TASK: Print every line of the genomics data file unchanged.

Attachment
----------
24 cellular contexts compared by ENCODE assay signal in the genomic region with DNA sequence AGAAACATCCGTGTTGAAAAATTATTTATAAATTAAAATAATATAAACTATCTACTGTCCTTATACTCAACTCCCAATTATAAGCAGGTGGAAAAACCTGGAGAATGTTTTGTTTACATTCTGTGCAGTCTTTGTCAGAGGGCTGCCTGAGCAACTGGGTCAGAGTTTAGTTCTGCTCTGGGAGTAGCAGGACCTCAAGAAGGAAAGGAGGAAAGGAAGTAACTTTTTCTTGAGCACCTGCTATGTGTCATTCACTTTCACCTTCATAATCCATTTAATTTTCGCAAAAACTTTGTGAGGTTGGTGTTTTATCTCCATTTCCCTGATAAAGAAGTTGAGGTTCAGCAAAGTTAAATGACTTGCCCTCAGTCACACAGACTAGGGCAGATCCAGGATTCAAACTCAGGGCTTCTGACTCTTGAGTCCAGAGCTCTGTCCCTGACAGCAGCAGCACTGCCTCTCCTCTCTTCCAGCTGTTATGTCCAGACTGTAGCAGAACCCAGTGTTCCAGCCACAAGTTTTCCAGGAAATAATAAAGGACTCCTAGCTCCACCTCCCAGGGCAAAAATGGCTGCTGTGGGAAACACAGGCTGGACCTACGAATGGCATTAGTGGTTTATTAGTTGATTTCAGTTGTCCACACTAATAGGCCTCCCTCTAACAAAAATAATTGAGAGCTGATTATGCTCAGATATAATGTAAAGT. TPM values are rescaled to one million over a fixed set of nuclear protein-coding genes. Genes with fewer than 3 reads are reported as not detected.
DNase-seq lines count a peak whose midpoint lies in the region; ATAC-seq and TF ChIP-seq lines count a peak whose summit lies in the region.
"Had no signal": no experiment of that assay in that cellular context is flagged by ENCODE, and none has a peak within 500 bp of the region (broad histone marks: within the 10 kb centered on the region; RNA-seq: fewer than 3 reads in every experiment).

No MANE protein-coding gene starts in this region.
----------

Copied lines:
24 cellular contexts compared by ENCODE assay signal in the genomic region with DNA sequence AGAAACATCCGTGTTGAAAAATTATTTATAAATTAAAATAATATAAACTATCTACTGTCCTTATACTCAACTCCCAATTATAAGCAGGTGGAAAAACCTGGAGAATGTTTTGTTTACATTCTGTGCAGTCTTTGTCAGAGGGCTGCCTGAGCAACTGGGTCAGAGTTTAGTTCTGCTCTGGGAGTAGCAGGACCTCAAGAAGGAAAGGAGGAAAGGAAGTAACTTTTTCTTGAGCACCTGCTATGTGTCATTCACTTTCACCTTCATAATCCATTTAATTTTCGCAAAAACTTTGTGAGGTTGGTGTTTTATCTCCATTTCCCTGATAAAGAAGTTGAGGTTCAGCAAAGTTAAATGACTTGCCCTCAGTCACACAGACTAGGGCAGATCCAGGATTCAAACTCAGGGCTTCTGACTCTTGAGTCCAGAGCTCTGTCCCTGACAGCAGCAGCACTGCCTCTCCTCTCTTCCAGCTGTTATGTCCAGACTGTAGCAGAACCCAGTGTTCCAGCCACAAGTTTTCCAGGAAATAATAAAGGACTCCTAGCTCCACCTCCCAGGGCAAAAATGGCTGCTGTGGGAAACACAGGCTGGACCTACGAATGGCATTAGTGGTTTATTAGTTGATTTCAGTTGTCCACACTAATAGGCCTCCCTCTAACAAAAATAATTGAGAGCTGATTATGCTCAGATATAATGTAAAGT. TPM values are rescaled to one million over a fixed set of nuclear protein-coding genes. Genes with fewer than 3 reads are reported as not detected.
DNase-seq lines count a peak whose midpoint lies in the region; ATAC-seq and TF ChIP-seq lines count a peak whose summit lies in the region.
"Had no signal": no experiment of that assay in that cellular context is flagged by ENCODE, and none has a peak within 500 bp of the region (broad histone marks: within the 10 kb centered on the region; RNA-seq: fewer than 3 reads in every experiment).

No MANE protein-coding gene starts in this region.